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Learning Children

"We need to learn more from children, especially what makes them passionate about learning"

Learning Children

“We need to learn more from children, especially what makes them passionate about learning”

We need to learn more from children, especially what makes them passionate about learning. Arden Hayes is a little boy with a passion for US presidential history. At age 5, he knows more about the holders of America’s chief office than, I would wager, many graduate students slogging through advanced degrees in political science. It’s so clear from Hayes’ profile in the L.A. Times that he is deeply engaged in his chosen subject. He obviously possess considerable rote learning and memorized information. But you can practically see his smile beaming as he explains that the 19th president, Rutherford B. Hayes was the first to use the telephone. And, by the way, a distant relative.

Children like Arden are remarkable. They show us that kids are powerful learners and that learning doesn’t always have to be packaged into a videogame. Apparently, kids can control their ability to focus their attention if they’re properly incentivized. Who knew? The line is a careful one to tread because there is so much computer-mediated learning that is proving outstanding. The Khan Academy might be one of the Gates’ Foundation’s more brilliant funding projects. New apps for kids with autism are changing education and parenting for the better.

Yet education remains the weakest link in our economic system. Both in terms of money pointlessly spent and in opportunity cost, we, as a society, have not figured out how to invest wisely so as to achieve the best results. Another case that caught my attention is that of Timothy Doner, the teenage language-learning sensation. He is what is known as a hyperpolyglot, having taught himself a ridiculous number of languages by the tender age of sixteen. No doubt he has aptitude and desire, but note the emphasis in the article on his clever use of his iPhone. The question is: Are we dealing with outliers or the start of something new and transformative in the world of learning?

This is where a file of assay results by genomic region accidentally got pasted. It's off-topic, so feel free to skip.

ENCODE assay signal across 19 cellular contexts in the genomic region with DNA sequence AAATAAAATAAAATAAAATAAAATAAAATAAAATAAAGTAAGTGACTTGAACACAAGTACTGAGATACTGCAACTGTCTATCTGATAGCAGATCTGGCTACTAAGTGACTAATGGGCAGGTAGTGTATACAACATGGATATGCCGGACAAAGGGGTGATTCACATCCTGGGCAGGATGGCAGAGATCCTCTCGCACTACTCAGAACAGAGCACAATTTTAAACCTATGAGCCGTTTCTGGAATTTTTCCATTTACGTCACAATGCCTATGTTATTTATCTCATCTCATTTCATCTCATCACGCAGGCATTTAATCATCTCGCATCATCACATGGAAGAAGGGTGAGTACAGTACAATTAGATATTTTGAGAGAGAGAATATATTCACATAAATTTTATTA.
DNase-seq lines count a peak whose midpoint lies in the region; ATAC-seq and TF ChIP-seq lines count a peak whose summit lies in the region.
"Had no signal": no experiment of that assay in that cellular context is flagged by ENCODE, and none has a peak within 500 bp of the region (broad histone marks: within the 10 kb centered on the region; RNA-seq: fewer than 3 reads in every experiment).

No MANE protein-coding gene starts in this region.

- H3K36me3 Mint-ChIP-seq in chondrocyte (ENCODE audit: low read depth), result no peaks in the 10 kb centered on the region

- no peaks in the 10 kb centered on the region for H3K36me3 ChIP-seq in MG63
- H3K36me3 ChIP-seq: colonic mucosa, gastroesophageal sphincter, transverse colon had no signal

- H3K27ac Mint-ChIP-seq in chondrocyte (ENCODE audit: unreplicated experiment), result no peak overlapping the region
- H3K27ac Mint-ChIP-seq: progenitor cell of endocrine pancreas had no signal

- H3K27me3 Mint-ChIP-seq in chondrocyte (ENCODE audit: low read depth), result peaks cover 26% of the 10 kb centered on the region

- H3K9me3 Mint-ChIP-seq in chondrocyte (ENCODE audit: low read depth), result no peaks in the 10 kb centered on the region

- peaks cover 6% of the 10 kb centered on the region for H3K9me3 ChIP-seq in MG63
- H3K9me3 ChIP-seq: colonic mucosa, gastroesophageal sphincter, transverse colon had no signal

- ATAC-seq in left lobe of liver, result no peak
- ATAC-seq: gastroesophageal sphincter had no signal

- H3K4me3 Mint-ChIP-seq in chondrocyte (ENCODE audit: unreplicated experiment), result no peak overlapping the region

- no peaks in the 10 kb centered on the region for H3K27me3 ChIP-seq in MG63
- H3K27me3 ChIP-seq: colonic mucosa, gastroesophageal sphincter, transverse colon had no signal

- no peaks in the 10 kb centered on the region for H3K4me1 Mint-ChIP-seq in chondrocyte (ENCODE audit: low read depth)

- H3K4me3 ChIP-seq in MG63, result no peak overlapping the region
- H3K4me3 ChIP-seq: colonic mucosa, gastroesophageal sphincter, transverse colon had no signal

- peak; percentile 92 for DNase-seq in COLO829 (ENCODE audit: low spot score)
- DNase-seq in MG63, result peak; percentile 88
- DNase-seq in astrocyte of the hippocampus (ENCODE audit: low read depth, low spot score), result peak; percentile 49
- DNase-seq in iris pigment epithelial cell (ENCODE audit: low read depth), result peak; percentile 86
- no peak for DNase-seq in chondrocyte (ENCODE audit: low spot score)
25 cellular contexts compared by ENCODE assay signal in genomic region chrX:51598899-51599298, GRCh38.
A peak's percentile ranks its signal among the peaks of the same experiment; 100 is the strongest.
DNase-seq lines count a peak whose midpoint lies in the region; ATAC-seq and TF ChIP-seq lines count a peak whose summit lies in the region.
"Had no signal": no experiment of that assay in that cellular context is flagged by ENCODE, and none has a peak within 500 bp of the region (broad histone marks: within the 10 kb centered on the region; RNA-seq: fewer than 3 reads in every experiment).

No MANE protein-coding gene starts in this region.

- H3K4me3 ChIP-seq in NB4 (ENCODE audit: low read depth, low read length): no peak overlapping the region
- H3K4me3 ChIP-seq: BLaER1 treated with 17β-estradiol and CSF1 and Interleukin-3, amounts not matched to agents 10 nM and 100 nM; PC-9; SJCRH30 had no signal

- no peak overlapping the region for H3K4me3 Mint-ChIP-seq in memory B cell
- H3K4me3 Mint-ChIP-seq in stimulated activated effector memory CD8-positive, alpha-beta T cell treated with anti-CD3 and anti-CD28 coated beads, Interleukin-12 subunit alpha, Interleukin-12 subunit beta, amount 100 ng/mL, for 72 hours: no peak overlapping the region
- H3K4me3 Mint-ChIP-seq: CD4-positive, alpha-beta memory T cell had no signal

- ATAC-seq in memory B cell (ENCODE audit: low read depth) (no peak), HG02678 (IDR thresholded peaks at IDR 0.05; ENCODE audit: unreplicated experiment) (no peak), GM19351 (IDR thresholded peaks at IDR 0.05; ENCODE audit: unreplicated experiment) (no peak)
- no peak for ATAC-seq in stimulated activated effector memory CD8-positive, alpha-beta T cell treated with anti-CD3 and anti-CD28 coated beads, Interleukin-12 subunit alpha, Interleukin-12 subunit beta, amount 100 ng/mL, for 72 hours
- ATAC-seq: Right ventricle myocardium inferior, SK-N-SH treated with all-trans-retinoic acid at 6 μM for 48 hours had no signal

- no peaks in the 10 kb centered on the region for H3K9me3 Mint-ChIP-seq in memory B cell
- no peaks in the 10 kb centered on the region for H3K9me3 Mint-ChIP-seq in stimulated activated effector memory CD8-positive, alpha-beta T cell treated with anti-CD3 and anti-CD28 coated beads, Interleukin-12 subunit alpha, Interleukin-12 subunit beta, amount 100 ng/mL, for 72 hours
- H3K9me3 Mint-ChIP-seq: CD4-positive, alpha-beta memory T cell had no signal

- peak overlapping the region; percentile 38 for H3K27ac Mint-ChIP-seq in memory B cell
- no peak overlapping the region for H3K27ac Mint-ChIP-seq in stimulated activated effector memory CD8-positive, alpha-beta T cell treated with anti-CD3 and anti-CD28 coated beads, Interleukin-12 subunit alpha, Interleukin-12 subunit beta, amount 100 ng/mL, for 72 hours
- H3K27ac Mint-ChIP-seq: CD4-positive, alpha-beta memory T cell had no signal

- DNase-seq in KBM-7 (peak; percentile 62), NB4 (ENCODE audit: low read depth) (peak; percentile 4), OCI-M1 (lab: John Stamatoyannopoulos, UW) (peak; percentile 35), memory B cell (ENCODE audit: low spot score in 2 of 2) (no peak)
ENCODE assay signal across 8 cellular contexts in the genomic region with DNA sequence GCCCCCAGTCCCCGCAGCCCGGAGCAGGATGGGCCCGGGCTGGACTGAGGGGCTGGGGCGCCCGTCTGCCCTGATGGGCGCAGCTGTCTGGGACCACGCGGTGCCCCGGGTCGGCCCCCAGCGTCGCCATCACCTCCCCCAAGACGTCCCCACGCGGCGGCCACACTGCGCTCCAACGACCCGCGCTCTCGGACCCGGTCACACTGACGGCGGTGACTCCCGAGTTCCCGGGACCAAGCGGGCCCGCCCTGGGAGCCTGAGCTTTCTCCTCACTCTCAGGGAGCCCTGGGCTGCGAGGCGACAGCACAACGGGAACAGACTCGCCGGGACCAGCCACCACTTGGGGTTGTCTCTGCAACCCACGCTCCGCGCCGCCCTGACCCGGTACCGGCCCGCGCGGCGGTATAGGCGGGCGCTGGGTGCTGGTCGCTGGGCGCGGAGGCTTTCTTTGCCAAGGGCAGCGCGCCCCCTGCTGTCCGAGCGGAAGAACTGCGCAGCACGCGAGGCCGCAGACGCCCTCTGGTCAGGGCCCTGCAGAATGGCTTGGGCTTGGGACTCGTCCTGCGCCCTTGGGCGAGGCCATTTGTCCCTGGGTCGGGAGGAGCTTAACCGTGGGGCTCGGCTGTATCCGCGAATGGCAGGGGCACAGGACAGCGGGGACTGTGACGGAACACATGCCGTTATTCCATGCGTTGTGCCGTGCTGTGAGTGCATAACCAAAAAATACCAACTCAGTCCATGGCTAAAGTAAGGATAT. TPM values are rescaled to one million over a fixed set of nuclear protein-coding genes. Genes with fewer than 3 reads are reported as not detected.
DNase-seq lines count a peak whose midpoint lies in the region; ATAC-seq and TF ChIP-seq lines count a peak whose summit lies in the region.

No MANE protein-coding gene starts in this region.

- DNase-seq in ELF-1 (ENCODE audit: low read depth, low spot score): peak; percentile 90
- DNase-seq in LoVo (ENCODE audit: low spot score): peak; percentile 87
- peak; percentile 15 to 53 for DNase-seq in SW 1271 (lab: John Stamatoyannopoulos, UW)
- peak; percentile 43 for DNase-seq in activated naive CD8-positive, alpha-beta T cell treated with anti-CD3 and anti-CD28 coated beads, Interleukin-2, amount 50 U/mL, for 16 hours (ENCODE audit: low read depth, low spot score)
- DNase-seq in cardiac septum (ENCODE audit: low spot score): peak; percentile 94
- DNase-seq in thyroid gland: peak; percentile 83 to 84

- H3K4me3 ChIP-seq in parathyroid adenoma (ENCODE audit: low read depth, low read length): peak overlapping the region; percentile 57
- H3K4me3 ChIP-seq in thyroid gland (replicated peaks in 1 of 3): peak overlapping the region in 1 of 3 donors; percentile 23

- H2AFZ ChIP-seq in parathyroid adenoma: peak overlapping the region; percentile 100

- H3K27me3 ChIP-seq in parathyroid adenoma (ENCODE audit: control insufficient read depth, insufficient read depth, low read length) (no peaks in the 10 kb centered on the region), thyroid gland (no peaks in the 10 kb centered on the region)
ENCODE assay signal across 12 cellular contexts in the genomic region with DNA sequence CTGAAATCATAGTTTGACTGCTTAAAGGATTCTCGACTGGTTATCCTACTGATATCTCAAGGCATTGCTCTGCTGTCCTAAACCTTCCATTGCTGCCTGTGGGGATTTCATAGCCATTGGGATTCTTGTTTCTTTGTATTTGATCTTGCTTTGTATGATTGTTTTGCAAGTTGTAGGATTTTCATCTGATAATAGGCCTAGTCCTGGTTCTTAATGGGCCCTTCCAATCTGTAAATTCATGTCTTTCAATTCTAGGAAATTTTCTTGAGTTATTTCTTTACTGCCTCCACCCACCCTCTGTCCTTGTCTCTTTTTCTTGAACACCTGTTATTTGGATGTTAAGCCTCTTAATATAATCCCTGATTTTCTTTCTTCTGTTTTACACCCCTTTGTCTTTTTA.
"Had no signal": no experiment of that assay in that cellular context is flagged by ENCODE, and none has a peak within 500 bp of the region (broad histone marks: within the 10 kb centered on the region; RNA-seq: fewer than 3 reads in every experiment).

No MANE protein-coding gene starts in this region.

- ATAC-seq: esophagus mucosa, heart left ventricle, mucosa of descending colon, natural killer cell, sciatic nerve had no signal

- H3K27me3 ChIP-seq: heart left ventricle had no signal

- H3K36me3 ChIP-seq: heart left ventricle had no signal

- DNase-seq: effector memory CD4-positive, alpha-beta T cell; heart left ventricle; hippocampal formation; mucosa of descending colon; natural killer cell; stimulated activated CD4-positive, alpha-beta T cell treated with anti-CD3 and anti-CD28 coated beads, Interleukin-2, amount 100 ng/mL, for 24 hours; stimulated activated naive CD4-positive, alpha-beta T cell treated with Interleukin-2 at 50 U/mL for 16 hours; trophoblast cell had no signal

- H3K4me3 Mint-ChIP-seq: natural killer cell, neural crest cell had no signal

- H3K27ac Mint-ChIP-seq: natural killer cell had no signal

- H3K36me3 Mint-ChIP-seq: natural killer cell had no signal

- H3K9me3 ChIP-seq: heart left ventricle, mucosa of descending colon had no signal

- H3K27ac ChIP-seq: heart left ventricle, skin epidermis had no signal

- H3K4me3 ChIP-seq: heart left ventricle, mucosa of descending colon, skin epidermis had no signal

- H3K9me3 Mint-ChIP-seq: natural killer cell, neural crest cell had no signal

• Hi! Arden’s dad here! Thanks for thinking of him in this context! In his case, learning information does come easy for him but just about everything he knows comes from visiting museums and from books and music from our local library. I think your last question is particularly interesting. He and children like him may be outliers but it seems to me these days there is more information about identifying them and about ways to guide them to their potential. We’re still learning! Anyway, thanks for noticing the joy he takes in learning; that’s the best part!

  • Robin Cook

    Thank you very much Casey! It’s great to know you’re doing what you can to provide your son with education from great and fun sources like libraries and museums, and even greater to know that he is interested in learning new things and gaining knowledge.
    I believe that along with the technological advancements we will start seeing more and more children with a wonderful thirst for knowledge like your son. Thank you both for inspiring us all!

  • Shirley

    What an inappropriate title!

    • TheRealTruth

      Shirley is a typical Useful Idiot for Cultural Marxism.